Can you use Influencer Marketing for SEO Backlinks? Yes.

Should you… no.

Even though Influencer Marketing is an emerging strategy and may be something new to your promotional lineup, it has been around long enough for search engines (Google specifically) to develop rules and guidelines for you (brands and advertisers) and the influencers you work with.

Before the new rules and regulations kicked in, link building was a great little side benefit of influencer marketing. Not only would a blogger share your brand with their audience, but they’d share their link juice with you with a backlink attached to your choice of anchor text.

Brilliant – right?!

Well… Google doesn’t think so. Just like with advertisements, affiliate links and other paid promotions, the search engine wants to know which backlinks are organically placed on sites that just really, really like you and which backlinks exist because you paid for their existence.

Now, before you start thinking, “That’s not fair. If I have budget to pay for backlinks, that should count for something.” Please consider these two points:

1 – It is actually pretty fair, it’s just not heavily weighted in your favor… that’s why you don’t like it. If you feel completely slighted, go ahead and create your own search engine and get half the world to instinctively use it. Then you can make your own rules.

2 – Google does give you way to put your budget behind higher search results – they call it AdWords, maybe you’ve heard of it?

Snarkiness aside…

Google wants their organic search results to be affected by organic links only. They want paid results to be managed through their paid search platform.

Official Guidance from Google on
Influencer Marketing for SEO Backlinks

On March 11, 2016, Google issued guidance specifically targeted to those of using influencer marketing. You can read the full list of best practices and reasons on the Google Webmaster Blog. Here’s a summary:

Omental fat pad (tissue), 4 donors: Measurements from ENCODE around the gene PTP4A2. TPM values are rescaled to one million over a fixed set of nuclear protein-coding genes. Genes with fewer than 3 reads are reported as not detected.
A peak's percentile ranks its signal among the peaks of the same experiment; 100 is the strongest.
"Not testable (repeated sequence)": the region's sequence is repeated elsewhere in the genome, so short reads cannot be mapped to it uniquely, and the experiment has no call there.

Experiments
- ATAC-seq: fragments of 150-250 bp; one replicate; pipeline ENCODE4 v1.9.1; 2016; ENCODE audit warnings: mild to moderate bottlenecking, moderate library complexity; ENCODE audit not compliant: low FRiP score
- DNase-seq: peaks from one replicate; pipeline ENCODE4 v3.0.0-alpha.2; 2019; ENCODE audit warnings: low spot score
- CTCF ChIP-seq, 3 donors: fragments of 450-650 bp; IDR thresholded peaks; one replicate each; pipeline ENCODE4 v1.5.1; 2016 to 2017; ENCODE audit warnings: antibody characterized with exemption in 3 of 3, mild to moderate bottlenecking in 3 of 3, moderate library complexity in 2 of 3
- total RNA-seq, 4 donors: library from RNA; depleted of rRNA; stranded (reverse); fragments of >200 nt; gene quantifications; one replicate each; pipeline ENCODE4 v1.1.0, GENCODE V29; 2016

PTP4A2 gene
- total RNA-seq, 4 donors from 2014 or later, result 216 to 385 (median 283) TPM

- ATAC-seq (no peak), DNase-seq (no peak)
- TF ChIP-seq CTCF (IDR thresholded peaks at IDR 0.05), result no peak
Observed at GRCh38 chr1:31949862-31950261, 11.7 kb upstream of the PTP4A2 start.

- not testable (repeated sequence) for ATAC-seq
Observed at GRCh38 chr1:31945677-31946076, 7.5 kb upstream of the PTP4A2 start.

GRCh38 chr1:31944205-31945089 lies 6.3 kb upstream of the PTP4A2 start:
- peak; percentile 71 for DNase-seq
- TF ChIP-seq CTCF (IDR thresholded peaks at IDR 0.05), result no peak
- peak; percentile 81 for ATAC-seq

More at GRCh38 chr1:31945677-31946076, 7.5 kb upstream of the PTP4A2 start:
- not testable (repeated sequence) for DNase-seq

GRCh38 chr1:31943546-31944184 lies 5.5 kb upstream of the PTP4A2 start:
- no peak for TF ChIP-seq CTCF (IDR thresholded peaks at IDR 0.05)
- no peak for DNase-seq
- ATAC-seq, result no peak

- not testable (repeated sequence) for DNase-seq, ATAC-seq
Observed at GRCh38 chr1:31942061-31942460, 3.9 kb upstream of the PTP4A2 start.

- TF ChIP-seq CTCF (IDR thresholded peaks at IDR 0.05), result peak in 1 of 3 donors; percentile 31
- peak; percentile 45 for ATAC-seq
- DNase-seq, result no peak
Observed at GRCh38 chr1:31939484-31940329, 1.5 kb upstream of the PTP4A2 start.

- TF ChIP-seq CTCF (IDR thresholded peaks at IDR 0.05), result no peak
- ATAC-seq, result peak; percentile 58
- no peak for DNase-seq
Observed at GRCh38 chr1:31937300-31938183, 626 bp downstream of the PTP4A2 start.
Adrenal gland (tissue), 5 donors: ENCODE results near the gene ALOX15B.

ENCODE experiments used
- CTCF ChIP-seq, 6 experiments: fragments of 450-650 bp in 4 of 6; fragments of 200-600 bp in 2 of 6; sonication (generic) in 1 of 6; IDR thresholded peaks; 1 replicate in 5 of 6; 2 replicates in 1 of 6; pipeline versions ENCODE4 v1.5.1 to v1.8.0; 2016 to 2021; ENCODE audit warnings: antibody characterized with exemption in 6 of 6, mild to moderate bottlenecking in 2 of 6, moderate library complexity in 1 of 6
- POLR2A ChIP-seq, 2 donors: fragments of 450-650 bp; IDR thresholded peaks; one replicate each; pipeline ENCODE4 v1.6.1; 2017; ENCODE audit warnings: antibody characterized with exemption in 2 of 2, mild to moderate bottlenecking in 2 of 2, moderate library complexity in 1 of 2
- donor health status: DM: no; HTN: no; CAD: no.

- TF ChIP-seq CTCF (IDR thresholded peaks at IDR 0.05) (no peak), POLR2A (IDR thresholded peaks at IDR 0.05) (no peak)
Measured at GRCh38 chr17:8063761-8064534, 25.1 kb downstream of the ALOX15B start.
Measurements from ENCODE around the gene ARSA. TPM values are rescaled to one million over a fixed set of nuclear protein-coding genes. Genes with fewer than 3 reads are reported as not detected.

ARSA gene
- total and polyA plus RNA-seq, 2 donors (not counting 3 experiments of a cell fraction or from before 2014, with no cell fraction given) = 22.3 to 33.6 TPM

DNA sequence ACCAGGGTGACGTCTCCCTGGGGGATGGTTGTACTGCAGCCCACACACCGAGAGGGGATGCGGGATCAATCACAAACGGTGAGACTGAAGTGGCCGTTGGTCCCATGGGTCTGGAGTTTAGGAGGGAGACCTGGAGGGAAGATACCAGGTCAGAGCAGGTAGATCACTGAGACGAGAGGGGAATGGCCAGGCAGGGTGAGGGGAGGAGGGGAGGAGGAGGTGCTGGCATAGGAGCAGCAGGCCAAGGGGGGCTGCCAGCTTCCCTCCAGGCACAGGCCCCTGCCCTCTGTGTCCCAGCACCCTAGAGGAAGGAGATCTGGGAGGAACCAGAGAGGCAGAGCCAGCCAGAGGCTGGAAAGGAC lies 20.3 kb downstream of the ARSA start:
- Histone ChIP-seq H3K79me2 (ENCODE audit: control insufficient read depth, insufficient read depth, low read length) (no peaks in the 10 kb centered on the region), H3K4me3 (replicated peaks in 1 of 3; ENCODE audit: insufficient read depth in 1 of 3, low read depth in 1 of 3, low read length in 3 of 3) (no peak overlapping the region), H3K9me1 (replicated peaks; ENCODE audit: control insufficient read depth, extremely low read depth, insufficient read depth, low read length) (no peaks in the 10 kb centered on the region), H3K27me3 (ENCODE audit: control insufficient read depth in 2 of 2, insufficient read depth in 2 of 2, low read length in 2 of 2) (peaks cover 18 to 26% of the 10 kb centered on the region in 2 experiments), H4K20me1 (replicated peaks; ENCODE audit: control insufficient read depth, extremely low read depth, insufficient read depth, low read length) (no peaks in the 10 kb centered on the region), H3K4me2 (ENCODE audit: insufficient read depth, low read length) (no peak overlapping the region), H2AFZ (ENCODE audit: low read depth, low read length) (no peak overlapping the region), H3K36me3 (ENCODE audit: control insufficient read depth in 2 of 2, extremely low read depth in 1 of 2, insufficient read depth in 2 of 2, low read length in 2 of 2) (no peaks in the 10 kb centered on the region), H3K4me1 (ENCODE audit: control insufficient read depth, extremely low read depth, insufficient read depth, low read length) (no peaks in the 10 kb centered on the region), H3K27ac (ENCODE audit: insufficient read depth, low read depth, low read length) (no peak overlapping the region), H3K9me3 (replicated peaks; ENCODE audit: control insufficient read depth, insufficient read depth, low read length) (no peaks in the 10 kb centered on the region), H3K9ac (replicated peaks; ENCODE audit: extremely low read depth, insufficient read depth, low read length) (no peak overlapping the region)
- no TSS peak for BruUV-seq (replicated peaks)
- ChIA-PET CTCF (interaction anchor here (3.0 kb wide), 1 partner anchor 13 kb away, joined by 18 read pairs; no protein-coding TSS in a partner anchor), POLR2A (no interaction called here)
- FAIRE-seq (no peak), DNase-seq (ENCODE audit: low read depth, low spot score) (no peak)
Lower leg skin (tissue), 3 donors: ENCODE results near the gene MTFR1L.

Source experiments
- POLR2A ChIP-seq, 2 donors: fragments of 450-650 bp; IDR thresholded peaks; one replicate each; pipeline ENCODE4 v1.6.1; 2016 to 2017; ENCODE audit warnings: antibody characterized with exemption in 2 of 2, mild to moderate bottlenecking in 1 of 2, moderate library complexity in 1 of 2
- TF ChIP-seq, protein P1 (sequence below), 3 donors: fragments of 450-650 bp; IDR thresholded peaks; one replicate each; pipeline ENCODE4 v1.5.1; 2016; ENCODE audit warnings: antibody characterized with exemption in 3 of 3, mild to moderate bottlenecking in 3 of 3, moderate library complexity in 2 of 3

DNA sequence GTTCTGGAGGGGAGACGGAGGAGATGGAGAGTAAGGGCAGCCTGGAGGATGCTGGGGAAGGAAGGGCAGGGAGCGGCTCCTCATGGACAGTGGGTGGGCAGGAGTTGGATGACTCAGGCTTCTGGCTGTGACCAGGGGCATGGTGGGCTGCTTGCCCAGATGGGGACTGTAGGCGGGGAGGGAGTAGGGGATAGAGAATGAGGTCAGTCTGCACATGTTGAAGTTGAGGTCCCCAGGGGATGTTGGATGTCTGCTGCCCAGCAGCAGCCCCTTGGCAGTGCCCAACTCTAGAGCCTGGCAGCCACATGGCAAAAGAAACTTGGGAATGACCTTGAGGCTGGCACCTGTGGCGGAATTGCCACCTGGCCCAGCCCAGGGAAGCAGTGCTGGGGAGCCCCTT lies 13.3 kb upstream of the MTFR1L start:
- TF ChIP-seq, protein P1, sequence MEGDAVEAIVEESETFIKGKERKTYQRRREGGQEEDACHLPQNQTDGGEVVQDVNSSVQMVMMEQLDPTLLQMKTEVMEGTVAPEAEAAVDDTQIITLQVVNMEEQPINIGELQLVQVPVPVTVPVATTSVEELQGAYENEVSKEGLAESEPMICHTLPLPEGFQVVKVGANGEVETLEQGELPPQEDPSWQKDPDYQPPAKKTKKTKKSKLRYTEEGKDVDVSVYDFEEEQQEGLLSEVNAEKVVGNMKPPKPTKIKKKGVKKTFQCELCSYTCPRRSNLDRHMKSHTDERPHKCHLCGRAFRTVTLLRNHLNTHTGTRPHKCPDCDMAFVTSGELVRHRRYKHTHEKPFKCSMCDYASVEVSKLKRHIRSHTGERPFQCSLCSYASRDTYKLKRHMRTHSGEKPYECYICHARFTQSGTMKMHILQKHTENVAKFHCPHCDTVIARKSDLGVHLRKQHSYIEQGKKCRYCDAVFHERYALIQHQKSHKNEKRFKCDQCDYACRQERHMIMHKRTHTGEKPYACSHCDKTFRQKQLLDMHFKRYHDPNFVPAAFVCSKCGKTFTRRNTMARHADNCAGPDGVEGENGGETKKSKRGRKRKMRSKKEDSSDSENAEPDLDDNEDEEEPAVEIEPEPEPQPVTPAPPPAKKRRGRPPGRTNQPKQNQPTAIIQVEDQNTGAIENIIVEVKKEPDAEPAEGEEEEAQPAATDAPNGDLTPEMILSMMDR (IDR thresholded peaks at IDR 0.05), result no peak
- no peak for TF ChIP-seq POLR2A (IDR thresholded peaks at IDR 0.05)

1 – Bloggers should use the nofollow tag on links pointing to an advertiser/brand in a sponsored post because these links didn’t come about organically.

2 – Bloggers should let readers know that they were or could receive compensation for the post/link. Google says the blogger can do that anywhere in the post, but the FTC says it needs to be at the beginning and has further (strong) suggestions on how the disclosures should be worded and formatted.

3 – Bloggers should create unique content.

Are there Consequences?

Google doesn’t specify “or else…” in their best practices, but we’ve all seen what they can do if they don’t think a website is playing by their rules.

We’ve been advising the Fresh Press Media influencers to follow these guidelines any time they work with an advertiser. They are quick to spot and report brands that ask them to skip the disclosure or request they leave links in do_follow mode.

They don’t want to feel Google’s slap, and we certainly don’t want them losing their power to generate quality traffic and influence.

Why You Shouldn’t Use Influencer Marketing for SEO Backlinks

You may have noticed that all three guidelines Google suggested were directed at bloggers, not brands or advertisers. So, what’s stopping you from asking an influencer to ignore Google’s rules in exchange for placement fees?

Well… we are going to actively try to stop you. As I mentioned, our influencers know they shouldn’t work with advertisers who ask them to bend the rules.

If that’s not enough, the fear of a Google slap of your own should stop you. These best practices outline a clear pattern that the search engine does NOT want to see. If they do see links to your site matching this pattern, you can be sure they’ll start slapping on the penalties, which makes the whole thing counterintuitive. If you intended on using influencer marketing for SEO backlinks, but those links could result in penalties… is there any point in investing time, resources and budget into it? I think not.

Don’t worry… you’ll find that Influencer marketing comes with plenty of benefits outside of link building.